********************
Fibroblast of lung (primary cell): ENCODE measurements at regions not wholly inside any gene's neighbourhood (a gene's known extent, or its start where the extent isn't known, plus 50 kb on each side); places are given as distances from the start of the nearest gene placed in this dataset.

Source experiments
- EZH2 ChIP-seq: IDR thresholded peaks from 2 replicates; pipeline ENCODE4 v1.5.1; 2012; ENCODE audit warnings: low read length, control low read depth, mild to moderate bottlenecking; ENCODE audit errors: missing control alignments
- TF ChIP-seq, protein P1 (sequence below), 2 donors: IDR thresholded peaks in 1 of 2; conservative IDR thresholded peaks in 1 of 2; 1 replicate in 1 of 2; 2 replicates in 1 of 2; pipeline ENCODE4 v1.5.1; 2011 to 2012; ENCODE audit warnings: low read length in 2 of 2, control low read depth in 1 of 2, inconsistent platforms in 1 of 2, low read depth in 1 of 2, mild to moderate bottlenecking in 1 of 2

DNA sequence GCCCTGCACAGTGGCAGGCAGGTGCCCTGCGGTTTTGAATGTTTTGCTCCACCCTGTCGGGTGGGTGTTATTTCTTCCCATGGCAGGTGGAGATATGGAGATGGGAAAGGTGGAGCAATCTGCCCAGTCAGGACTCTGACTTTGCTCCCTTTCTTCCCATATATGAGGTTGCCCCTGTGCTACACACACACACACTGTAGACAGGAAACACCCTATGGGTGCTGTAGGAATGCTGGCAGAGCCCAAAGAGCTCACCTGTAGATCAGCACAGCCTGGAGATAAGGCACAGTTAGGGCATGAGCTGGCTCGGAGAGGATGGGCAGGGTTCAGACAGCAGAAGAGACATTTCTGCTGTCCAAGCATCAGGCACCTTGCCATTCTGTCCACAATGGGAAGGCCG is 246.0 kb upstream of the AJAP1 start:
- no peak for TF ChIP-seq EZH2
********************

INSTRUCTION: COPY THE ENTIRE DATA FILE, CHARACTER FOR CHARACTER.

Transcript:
Fibroblast of lung (primary cell): ENCODE measurements at regions not wholly inside any gene's neighbourhood (a gene's known extent, or its start where the extent isn't known, plus 50 kb on each side); places are given as distances from the start of the nearest gene placed in this dataset.

Source experiments
- EZH2 ChIP-seq: IDR thresholded peaks from 2 replicates; pipeline ENCODE4 v1.5.1; 2012; ENCODE audit warnings: low read length, control low read depth, mild to moderate bottlenecking; ENCODE audit errors: missing control alignments
- TF ChIP-seq, protein P1 (sequence below), 2 donors: IDR thresholded peaks in 1 of 2; conservative IDR thresholded peaks in 1 of 2; 1 replicate in 1 of 2; 2 replicates in 1 of 2; pipeline ENCODE4 v1.5.1; 2011 to 2012; ENCODE audit warnings: low read length in 2 of 2, control low read depth in 1 of 2, inconsistent platforms in 1 of 2, low read depth in 1 of 2, mild to moderate bottlenecking in 1 of 2

DNA sequence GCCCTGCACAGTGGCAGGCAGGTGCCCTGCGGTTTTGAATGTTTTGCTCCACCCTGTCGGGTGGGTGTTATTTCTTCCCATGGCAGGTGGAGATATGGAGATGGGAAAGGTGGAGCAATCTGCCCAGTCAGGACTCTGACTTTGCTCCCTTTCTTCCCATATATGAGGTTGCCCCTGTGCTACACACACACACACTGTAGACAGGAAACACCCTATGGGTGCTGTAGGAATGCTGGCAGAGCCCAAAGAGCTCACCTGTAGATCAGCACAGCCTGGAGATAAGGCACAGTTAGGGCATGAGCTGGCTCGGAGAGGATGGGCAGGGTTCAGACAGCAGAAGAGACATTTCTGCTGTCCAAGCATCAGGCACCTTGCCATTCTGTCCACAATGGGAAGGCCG is 246.0 kb upstream of the AJAP1 start:
- no peak for TF ChIP-seq EZH2